New York’s Parking Lot
Zoning guidelines bringing more cars, carbon dioxide in to city
By Amy Zimmer
New residential developments -- where zoning guidelines often require off-street parking -- are turning New York into a car-centric suburbia, according to a report released yesterday by a transit advocacy group.
Because of the required parking spots, Transportation Alternatives estimates 170,000 additional cars will be on the city's streets by 2030, spewing an additional 431,000 tons of carbon dioxide per year -- which seems counter to the Bloomberg administration's fight against global warming.
"The average New Yorker generates one-third as much carbon as an average American," TA's Paul Steely White said.
He fears the city could lose its badge of urbanism as a transit-oriented hub and "unleash a torrent" of car ownership if the city doesn't reduce or eliminate required parking for the new developments. Residents of future homes here will be 40 to 50 percent more likely to own automobiles than today's New Yorkers, the study said.
While the Bloomberg administration has pushed congestion pricing to cut traffic as part of its eco-friendly PlaNYC, it has also been promoting rezonings, from Greenpoint/Williamsburg to Willets Point, laden with off-street parking. In Manhattan, for instance, where parking is restricted under the Clean Air Act, the Hudson Yards rezoning called for 20,000 parking spots, sparking a lawsuit from local residents.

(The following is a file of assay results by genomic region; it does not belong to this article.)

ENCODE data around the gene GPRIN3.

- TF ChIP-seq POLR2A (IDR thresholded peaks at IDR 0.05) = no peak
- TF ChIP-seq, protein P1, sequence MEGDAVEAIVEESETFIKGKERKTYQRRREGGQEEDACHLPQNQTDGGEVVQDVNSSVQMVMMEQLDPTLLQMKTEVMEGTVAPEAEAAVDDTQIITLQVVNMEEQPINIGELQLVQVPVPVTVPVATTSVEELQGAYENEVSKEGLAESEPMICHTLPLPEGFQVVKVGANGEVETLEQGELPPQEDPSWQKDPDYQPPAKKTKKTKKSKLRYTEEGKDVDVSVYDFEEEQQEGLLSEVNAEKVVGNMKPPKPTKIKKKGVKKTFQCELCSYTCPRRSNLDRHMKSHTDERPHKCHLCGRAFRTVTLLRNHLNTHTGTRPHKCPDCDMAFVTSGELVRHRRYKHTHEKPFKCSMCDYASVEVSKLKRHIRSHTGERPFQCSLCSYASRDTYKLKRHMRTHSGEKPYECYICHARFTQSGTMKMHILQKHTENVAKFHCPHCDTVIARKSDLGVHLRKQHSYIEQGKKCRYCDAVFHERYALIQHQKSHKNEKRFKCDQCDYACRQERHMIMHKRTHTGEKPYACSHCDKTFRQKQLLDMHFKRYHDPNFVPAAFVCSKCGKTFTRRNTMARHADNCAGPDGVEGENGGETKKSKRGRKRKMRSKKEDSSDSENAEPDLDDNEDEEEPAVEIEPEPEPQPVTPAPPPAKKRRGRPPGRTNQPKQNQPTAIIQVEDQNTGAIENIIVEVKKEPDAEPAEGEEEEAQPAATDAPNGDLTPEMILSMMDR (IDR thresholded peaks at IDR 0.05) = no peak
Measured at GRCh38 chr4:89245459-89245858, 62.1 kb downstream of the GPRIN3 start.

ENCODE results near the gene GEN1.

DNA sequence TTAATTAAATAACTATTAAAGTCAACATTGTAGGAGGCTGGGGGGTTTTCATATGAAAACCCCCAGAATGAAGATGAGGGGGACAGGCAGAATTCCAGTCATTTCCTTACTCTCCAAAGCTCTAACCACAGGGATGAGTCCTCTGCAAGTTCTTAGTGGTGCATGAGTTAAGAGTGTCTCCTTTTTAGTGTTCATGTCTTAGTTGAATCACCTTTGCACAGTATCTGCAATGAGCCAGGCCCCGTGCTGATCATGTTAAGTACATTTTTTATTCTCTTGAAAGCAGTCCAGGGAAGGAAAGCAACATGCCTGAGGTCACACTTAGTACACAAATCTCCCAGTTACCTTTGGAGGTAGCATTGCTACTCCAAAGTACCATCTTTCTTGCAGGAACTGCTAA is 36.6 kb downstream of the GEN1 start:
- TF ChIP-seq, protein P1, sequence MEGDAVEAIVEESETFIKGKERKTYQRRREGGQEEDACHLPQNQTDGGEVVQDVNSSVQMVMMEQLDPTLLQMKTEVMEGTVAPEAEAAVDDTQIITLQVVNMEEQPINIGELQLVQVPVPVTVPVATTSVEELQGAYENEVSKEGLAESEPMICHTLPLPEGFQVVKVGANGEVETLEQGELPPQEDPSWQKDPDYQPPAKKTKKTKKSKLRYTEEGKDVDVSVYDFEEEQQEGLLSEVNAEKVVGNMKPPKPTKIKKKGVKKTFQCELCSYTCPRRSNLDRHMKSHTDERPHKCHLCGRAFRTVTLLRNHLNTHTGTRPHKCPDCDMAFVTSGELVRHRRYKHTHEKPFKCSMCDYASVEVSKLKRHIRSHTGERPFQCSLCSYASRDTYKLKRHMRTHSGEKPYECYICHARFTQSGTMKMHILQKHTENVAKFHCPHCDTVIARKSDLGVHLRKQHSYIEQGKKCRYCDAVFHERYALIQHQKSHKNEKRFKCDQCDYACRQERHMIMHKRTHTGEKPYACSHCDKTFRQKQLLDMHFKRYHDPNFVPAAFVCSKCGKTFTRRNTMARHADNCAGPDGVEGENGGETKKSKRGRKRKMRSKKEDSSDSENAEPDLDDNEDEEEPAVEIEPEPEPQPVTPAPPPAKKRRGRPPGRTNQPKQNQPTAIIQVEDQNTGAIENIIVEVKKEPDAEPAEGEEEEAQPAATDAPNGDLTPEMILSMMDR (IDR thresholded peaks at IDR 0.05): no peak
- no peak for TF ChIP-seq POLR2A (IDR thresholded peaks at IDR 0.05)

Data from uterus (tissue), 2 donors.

"The city has taken a local view, designed for the convenience of the home owner," the study's author, UPenn professor Rachel Weinberger. "They don't even know how much parking already exists."
City Planning is reviewing the regulations, a spokesperson said, adding that while most areas south of 96th Street don't require parking, in other neighborhoods, "lack of parking is a frequent community complaint."
Better, but worse
A Brookings Institute report on per capita carbon footprints from 2000 – 2005 found the average New York Metro area resident emitted 0.66 tons from autos, compared to 1 ton per person from cars in metro areas nationwide. But New York's transportation per capita footprint increased 12.5 percent, compared to an increase of 2.4 percent nationwide, the report found.
Submitted by forrest on August 29, 2008 - 14:59. categories [ ]